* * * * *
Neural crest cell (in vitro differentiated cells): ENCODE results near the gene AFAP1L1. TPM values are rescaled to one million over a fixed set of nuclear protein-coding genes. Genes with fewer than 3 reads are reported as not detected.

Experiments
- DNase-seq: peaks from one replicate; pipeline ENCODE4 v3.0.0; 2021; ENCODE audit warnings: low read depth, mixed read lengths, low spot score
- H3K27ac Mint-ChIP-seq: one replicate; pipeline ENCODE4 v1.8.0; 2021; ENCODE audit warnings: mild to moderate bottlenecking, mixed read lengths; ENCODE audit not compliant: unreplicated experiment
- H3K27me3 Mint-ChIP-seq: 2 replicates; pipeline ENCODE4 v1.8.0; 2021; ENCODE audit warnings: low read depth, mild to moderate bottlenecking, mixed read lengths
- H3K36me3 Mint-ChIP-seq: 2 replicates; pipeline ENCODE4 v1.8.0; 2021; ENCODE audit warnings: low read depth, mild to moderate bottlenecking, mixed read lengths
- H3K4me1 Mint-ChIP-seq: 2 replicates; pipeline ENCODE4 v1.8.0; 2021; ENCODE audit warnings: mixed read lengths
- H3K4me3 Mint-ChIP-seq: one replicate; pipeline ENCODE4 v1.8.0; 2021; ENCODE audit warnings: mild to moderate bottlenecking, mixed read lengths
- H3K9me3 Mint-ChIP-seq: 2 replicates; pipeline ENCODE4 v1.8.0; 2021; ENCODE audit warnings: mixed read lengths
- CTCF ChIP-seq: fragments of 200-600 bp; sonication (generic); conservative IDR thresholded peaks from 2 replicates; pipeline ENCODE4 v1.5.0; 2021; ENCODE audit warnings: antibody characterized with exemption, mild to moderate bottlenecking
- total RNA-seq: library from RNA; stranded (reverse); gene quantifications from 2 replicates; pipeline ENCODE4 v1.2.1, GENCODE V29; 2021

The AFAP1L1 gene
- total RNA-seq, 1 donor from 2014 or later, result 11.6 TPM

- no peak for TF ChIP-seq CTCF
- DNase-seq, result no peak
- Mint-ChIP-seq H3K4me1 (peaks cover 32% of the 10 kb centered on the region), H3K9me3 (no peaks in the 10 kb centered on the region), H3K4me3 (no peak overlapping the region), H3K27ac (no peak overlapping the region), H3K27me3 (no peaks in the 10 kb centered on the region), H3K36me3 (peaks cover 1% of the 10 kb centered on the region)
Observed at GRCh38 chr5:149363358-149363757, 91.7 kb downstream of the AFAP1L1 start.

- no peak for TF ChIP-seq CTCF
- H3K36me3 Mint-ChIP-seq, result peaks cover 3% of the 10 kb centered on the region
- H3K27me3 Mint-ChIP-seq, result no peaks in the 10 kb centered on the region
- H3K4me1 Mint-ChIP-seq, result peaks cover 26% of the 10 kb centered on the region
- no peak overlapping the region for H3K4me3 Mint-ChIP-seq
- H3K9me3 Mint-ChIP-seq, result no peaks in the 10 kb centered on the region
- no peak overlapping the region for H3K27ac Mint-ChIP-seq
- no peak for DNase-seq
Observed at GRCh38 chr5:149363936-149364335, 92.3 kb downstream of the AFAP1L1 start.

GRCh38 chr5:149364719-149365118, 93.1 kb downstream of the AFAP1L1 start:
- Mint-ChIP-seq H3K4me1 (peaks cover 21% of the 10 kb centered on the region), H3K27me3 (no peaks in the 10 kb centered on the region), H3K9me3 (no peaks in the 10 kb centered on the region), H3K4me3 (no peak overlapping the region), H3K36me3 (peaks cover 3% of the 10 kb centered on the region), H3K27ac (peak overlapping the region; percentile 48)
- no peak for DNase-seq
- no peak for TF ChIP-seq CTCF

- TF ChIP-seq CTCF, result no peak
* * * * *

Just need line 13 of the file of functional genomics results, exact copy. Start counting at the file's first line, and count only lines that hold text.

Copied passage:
- total RNA-seq, 1 donor from 2014 or later, result 11.6 TPM